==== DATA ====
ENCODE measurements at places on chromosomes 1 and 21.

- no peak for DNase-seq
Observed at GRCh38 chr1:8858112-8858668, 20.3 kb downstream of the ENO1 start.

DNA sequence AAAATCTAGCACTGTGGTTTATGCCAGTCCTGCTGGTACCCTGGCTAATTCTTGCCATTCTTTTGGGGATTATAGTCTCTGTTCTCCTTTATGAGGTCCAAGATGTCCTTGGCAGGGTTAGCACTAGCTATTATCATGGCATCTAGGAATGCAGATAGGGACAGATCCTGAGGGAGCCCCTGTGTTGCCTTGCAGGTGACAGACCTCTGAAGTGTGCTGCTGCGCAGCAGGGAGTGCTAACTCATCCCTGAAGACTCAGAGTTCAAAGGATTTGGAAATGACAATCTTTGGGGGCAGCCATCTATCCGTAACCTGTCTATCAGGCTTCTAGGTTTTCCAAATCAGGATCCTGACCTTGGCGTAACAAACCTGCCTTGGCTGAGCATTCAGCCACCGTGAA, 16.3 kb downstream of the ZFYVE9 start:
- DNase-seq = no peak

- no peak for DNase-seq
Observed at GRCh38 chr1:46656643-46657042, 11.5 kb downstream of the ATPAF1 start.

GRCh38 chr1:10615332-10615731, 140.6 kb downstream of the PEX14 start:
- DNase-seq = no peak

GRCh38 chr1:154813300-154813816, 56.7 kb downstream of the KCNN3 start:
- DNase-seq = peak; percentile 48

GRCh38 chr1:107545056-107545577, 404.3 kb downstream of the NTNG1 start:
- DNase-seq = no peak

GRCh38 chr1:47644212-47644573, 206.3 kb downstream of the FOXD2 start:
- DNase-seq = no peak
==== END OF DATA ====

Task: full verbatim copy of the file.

ENCODE measurements at places on chromosomes 1 and 21.

- no peak for DNase-seq
Observed at GRCh38 chr1:8858112-8858668, 20.3 kb downstream of the ENO1 start.

DNA sequence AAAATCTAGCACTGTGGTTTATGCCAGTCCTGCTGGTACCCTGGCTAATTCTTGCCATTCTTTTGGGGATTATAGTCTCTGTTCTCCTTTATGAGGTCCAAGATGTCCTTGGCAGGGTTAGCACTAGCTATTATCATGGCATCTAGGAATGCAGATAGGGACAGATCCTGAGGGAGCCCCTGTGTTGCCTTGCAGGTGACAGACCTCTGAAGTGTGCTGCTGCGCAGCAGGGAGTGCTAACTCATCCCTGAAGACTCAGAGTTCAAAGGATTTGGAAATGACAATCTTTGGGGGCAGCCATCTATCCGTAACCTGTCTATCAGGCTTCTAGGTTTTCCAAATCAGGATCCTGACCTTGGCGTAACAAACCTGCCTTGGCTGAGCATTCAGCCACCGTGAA, 16.3 kb downstream of the ZFYVE9 start:
- DNase-seq = no peak

- no peak for DNase-seq
Observed at GRCh38 chr1:46656643-46657042, 11.5 kb downstream of the ATPAF1 start.

GRCh38 chr1:10615332-10615731, 140.6 kb downstream of the PEX14 start:
- DNase-seq = no peak

GRCh38 chr1:154813300-154813816, 56.7 kb downstream of the KCNN3 start:
- DNase-seq = peak; percentile 48

GRCh38 chr1:107545056-107545577, 404.3 kb downstream of the NTNG1 start:
- DNase-seq = no peak

GRCh38 chr1:47644212-47644573, 206.3 kb downstream of the FOXD2 start:
- DNase-seq = no peak